Nick DeGruccio previews ‘Guys and Dolls.’
By Don Maines
Photo by Os Galindo
The Hot Box nightclub is muy caliente in the latest Theatre Under The Stars production of Guys and Dolls.
That’s because the show is Latin-inspired, says director Nick DeGruccio, who previously ignited Lin-Manuel Miranda’s breakthrough musical In the Heights with a hip-hop/salsa beat in the 2016–17 season of TUTS. Miranda, of Hamilton fame, won his first Tony Award for scoring In the Heights, a lavish valentine to his mostly Hispanic Washington Heights neighborhood in the Big Apple.
The box-office success of In the Heights in Houston led the openly gay DeGruccio to consider Guys and Dolls as another attraction that would appeal to Hispanic audiences. The musical about the colorful denizens of New York City’s underworld won the Pulitzer Prize for Drama in 1951. Setting the entire show around a Copacabana-type nightclub, where “music and passion are always the fashion,” is a new concept.
“I realized, after some research, that Guys and Dolls lined up perfectly with the big influx of people to New York City from Cuba, the Dominican Republic, and Puerto Rico,” DeGruccio says. “They created the city’s Latin Quarter, which had clubs and showgirls and immigrants who resorted to some criminal behavior, even though the characters are all lovable in the show.”
DeGruccio feels “very surprised” that nobody has previously tried depicting the show’s gamblers, mobsters, and molls as Latinos. The main characters, created by the Prohibition-era newsman Damon Runyon, include Nathan Detroit, who curates “the oldest established, permanent, floating crap game in New York” in venues ranging from a church basement to a giant storm sewer; his long-suffering girlfriend, Hot Box headliner Miss Adelaide, who is miffed that Nathan keeps postponing their wedding (what a spitfire she will be!); handsome high-roller Sky Masterson (played by a magnetic Marlon Brando in the 1955 movie version); and frigid Sergeant Sarah Brown from the Save-a-Soul Mission. Sky Masterson sets out to romance Brown after Nathan Detroit bets him $1,000 that the prim and proper sergeant won’t fly to Havana, Cuba, with the high-roller.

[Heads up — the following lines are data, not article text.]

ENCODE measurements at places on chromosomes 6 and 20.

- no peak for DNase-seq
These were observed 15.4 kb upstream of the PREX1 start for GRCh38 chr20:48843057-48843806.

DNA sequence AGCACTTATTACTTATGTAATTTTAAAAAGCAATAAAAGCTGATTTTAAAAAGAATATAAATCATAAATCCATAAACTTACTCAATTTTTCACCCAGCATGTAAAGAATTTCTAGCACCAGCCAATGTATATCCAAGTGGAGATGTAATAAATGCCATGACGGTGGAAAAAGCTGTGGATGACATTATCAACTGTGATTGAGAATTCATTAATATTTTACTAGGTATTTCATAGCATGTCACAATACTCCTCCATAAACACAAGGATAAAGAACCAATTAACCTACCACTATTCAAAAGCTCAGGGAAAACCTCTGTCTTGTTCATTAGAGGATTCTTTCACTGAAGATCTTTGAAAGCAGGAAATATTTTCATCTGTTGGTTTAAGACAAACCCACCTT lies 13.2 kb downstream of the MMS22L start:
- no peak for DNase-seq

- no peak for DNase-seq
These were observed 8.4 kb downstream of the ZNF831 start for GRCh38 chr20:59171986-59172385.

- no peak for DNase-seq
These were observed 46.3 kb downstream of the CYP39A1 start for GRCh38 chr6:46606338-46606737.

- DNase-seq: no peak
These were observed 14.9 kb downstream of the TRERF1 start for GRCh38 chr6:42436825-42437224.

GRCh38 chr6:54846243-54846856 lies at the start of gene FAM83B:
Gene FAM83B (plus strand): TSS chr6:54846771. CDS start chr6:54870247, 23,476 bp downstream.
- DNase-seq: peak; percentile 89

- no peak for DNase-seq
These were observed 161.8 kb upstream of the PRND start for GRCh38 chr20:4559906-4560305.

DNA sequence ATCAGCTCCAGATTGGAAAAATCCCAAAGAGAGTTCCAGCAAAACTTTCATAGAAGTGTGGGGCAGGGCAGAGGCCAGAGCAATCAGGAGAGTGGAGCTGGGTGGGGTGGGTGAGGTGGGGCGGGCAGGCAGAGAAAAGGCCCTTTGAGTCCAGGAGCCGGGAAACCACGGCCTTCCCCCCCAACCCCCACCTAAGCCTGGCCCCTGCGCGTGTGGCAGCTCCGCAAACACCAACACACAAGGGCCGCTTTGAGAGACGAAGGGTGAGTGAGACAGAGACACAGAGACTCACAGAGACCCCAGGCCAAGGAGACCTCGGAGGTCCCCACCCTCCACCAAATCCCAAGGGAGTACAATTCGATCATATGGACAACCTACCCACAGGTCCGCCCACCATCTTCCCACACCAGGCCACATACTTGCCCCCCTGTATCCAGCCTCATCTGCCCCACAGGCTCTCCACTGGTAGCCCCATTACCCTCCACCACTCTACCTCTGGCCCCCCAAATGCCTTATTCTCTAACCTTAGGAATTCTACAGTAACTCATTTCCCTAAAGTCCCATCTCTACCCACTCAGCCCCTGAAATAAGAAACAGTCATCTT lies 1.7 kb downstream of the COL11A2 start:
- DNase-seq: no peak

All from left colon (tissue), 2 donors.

Supporting roles go to small-time crooks with names like Nicely-Nicely Johnson, Benny Southstreet, and Harry the Horse.
“Primarily, we have Latinos playing most of the parts, and they ad lib in Spanish,” DeGruccio says. “An exception is that we cast Sarah as a Caucasian, which creates a little more tension between her and Sky Masterson. We get to show love crossing ethnic lines.”
Mischievously, he adds, “The show isn’t gay per se, but I think the LGBTQ community will appreciate how inclusive our production is, and how we are celebrating our community through its diversity. Reading the material with the dialect of Latinos just feels right. It’s wonderful. I think it’s going to be hysterically funny, as well as heartwarming.”
Guys and Dolls has always had loads of heart, along with one of Broadway’s most beloved musical scores.
DeGruccio, who grew up in Commack on Long Island, now lives in Los Angeles where he’s a freelance director and college theater teacher. “I love teaching,” he says. “There is something about seeing students’ eyes light up when they’re learning. Of course, they keep you young.”
DeGruccio’s interest in theater began when he was 15 and saw a production of Peter Shaffer’s Equus, in which a British psychiatrist considers sexual attraction and religious mythology as possible motivating factors for a naked stable boy blinding six horses. “The intensity and thrilling nature of it hit me like a ton of bricks,” he says. “I started auditioning for high school plays.”
Next, enrolling in the theater department in nearby Hofstra University, DeGruccio found himself surrounded by gays and lesbians. “I thought, ‘Oh my God, everybody’s like me.’ I came flying out of the closet.”
Next up for DeGruccio will be a trip to Florida to direct the September 5–October 7 production of In the Heights at the Orlando Shakespeare Festival.
What: Guys and Dolls
When: June 12–24
Where: Theatre Under The Stars
Tickets: TUTS.com or 713.558.8887
This article appears in the June 2018 edition of OutSmart magazine.